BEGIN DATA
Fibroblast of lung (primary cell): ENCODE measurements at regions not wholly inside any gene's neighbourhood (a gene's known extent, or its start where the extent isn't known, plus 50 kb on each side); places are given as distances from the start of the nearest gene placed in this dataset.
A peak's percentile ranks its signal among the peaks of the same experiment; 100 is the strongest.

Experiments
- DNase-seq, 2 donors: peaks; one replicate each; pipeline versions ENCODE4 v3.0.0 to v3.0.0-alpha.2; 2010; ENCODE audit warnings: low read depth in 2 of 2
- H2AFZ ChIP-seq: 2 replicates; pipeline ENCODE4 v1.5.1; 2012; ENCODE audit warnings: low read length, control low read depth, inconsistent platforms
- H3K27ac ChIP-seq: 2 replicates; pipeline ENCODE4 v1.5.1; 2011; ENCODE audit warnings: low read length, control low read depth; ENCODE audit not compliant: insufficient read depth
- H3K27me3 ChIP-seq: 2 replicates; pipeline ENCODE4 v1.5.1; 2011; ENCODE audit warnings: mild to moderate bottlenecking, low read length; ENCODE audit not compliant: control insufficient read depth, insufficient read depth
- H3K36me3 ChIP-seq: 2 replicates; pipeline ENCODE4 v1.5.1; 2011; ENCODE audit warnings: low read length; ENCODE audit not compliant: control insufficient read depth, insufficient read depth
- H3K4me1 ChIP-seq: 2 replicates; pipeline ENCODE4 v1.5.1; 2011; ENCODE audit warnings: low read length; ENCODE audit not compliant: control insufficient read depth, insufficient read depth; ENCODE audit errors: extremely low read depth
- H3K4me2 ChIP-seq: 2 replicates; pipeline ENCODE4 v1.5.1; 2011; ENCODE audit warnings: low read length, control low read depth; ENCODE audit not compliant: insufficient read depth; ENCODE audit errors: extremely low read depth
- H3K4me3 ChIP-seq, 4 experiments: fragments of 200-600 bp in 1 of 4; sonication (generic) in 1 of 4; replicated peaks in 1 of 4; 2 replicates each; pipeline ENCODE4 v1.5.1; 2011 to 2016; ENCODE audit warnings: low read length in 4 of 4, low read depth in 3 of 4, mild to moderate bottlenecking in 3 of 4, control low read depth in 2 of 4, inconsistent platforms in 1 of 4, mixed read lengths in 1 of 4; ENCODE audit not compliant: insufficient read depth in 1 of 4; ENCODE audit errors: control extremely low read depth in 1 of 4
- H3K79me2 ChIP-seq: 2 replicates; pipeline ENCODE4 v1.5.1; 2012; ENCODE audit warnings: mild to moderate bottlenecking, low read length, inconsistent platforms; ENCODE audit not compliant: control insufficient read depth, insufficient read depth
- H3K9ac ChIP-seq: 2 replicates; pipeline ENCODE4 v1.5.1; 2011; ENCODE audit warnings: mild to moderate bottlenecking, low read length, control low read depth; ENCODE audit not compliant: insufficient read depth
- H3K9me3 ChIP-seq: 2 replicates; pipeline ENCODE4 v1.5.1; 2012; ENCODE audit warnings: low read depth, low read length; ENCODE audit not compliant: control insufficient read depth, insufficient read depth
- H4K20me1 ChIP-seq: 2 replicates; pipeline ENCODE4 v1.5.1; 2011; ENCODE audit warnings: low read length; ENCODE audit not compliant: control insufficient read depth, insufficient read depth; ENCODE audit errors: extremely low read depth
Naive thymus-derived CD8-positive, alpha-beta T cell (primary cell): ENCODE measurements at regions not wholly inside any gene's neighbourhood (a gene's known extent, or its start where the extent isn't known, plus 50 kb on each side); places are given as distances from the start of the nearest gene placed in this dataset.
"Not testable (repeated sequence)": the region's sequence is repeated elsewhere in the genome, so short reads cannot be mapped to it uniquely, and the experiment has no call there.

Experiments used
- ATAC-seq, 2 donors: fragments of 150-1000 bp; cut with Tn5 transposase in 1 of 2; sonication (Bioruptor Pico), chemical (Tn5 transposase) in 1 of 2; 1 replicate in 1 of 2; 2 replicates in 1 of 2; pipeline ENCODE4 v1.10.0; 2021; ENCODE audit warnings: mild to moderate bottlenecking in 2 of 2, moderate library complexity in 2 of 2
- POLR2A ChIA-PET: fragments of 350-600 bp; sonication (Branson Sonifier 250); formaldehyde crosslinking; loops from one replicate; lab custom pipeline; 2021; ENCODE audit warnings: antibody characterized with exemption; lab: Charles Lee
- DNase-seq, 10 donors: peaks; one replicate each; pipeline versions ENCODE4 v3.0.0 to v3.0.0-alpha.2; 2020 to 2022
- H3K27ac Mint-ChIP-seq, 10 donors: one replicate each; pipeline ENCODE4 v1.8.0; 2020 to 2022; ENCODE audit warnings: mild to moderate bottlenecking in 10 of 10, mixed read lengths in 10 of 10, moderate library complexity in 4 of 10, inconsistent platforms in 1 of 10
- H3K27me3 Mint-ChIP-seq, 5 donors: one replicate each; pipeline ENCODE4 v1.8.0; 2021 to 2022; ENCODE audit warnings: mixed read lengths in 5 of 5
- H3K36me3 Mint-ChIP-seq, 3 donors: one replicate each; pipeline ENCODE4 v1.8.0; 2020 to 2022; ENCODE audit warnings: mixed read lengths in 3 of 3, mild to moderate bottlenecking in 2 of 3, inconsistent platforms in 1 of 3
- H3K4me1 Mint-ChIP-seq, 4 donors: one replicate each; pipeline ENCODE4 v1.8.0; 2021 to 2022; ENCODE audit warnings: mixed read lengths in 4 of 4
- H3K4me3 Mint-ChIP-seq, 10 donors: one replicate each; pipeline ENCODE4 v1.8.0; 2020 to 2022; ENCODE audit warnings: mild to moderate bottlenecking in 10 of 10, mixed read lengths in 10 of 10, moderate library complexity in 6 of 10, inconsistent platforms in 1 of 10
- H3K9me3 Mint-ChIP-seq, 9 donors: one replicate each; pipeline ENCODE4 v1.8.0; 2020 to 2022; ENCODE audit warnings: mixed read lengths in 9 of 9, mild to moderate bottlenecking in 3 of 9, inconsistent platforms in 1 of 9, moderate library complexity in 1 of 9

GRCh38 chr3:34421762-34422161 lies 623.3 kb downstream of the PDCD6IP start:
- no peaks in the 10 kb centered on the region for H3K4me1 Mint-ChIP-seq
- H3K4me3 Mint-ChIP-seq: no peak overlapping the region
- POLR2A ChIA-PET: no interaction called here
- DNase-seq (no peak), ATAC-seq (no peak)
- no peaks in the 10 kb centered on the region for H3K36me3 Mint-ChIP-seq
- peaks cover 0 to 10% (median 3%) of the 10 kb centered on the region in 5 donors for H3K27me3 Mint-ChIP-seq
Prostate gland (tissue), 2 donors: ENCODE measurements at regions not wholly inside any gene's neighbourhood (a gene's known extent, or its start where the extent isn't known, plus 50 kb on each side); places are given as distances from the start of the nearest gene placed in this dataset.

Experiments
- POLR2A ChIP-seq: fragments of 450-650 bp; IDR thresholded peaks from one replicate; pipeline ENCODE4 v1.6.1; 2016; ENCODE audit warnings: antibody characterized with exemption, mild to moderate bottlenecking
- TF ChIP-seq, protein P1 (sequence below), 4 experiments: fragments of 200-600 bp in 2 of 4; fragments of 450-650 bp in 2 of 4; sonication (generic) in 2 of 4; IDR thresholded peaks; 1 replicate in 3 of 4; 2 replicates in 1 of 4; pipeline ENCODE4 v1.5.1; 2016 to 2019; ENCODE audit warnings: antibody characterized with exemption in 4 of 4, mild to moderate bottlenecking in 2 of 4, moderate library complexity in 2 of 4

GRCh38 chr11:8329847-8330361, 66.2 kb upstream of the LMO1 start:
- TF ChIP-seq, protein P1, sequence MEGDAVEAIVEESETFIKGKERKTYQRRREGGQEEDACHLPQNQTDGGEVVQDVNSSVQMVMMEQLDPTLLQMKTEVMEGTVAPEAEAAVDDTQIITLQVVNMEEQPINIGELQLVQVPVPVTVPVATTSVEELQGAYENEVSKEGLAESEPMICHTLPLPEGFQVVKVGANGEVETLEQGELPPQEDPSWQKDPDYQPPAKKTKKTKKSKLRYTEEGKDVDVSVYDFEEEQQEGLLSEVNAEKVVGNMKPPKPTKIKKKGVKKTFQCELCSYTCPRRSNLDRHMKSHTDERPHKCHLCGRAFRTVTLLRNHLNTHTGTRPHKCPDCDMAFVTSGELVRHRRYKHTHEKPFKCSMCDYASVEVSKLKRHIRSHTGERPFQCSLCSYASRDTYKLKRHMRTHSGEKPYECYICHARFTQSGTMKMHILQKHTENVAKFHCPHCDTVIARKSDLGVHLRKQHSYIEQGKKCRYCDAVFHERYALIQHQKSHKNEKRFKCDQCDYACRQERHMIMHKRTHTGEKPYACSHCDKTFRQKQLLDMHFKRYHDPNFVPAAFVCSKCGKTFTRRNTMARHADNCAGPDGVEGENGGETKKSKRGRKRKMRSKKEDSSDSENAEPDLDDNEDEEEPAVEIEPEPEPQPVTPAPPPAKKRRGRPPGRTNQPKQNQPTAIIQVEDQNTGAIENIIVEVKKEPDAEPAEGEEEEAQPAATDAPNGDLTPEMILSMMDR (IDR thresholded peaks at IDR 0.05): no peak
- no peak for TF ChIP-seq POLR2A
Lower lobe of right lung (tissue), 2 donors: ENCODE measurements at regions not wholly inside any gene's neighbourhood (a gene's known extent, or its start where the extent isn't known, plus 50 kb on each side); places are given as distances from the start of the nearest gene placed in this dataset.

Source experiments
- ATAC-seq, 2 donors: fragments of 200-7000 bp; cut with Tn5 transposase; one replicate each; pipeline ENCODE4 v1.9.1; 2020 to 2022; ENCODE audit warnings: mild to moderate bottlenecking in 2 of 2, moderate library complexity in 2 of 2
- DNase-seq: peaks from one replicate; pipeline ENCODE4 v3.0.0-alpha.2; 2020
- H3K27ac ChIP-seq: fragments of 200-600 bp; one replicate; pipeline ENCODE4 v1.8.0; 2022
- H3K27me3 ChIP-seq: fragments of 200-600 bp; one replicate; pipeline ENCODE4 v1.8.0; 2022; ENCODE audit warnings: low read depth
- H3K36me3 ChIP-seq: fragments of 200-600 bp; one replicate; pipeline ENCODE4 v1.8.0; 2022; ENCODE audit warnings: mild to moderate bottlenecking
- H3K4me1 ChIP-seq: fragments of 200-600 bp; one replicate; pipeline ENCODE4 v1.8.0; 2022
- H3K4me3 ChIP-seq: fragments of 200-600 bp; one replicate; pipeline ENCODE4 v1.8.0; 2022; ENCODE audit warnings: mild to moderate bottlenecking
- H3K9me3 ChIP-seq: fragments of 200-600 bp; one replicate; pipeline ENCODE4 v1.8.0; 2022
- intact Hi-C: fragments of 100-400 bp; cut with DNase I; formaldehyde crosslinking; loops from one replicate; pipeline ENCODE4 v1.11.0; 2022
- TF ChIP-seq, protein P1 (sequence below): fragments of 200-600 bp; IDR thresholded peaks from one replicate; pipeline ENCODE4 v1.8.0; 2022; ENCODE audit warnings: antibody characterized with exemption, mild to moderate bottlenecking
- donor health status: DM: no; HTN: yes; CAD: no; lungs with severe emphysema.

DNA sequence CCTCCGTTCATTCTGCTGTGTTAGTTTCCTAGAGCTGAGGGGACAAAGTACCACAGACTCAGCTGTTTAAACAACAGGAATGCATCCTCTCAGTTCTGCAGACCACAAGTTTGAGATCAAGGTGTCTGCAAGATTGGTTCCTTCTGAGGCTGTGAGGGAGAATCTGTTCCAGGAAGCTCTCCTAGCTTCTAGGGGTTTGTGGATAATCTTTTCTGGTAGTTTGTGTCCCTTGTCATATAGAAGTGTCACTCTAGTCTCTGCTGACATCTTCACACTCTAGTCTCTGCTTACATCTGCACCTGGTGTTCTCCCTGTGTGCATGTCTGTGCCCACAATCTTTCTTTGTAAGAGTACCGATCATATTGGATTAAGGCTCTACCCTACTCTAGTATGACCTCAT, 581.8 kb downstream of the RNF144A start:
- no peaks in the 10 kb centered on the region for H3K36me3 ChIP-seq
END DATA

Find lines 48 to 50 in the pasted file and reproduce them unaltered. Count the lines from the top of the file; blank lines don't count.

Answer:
- H3K36me3 ChIP-seq: fragments of 200-600 bp; one replicate; pipeline ENCODE4 v1.8.0; 2022; ENCODE audit warnings: mild to moderate bottlenecking
- H3K4me1 ChIP-seq: fragments of 200-600 bp; one replicate; pipeline ENCODE4 v1.8.0; 2022
- H3K4me3 ChIP-seq: fragments of 200-600 bp; one replicate; pipeline ENCODE4 v1.8.0; 2022; ENCODE audit warnings: mild to moderate bottlenecking